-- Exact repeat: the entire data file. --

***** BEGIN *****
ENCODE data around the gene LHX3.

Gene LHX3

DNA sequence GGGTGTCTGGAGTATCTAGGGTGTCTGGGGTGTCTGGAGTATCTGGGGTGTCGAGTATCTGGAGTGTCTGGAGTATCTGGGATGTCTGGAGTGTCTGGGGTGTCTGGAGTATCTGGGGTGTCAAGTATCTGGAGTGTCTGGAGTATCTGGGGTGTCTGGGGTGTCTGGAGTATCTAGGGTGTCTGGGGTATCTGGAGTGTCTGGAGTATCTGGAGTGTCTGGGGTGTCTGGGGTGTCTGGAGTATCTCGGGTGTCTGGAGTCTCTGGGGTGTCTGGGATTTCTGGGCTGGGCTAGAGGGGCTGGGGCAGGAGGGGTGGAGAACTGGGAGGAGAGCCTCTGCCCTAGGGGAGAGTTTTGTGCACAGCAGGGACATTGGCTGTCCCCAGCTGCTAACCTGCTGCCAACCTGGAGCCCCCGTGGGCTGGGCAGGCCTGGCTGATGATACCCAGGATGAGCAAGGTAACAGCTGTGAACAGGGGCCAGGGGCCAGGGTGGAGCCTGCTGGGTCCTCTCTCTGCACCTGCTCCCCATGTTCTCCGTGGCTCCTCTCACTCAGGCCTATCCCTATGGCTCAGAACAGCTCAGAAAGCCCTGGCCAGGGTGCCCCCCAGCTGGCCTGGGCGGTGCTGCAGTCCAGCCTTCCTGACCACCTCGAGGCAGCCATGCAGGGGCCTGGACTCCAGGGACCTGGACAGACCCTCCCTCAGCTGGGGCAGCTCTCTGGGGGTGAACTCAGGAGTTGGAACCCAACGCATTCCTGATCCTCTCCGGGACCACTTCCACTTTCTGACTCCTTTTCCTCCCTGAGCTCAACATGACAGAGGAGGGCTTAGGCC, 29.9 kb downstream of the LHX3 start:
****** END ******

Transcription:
ENCODE data around the gene LHX3.

Gene LHX3

DNA sequence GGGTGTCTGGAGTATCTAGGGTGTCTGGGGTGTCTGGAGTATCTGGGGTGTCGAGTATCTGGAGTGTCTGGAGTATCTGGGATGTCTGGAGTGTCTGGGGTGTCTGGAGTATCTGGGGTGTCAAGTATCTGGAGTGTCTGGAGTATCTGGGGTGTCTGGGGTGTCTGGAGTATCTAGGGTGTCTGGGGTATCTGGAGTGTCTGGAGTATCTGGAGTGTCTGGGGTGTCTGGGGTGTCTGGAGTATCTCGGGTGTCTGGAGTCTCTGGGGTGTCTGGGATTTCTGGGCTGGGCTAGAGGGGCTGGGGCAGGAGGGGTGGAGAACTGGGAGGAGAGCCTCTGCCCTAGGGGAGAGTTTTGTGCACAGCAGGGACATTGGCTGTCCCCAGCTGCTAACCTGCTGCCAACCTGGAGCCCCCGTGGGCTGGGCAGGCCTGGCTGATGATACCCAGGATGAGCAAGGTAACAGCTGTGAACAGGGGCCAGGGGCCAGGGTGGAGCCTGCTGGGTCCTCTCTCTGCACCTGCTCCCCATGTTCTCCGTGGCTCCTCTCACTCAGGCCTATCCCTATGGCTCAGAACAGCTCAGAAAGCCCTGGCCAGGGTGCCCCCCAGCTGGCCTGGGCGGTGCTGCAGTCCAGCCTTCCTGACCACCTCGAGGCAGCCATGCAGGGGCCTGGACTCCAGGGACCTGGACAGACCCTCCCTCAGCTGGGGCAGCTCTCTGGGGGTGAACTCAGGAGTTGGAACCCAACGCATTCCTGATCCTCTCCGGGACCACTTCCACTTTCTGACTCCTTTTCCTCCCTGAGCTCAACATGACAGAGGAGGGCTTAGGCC, 29.9 kb downstream of the LHX3 start: